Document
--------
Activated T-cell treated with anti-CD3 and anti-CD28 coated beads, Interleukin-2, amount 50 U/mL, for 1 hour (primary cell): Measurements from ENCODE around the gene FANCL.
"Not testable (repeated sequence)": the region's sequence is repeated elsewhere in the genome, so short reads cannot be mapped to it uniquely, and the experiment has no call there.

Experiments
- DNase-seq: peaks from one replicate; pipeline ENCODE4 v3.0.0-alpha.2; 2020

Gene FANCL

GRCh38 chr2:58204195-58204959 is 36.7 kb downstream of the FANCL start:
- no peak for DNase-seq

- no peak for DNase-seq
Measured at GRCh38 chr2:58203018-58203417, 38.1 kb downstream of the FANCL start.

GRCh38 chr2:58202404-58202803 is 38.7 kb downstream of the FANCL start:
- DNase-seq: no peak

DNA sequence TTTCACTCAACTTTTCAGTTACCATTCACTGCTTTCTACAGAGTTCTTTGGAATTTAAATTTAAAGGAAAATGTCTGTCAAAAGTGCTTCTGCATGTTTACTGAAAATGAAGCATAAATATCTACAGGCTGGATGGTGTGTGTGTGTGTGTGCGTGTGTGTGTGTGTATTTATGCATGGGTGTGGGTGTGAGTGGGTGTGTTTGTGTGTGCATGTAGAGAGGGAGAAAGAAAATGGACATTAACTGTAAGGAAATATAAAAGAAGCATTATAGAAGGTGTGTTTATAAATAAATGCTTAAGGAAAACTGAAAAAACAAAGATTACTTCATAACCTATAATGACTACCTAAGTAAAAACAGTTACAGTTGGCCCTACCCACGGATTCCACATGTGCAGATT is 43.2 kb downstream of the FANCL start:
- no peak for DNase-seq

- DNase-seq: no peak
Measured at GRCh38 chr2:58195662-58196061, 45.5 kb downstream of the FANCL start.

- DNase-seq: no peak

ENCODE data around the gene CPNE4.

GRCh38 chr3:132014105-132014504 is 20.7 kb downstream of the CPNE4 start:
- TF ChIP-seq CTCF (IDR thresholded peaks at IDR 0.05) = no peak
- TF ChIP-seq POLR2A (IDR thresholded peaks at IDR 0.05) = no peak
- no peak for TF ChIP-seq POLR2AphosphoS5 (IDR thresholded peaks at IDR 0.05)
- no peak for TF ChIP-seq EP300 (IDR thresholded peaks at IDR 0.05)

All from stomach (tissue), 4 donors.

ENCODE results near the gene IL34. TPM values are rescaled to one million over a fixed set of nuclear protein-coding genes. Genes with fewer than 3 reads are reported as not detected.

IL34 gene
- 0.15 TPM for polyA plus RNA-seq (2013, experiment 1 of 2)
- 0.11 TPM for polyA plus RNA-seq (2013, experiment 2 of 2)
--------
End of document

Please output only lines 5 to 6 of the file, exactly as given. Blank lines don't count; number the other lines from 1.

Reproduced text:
Gene FANCL

GRCh38 chr2:58204195-58204959 is 36.7 kb downstream of the FANCL start: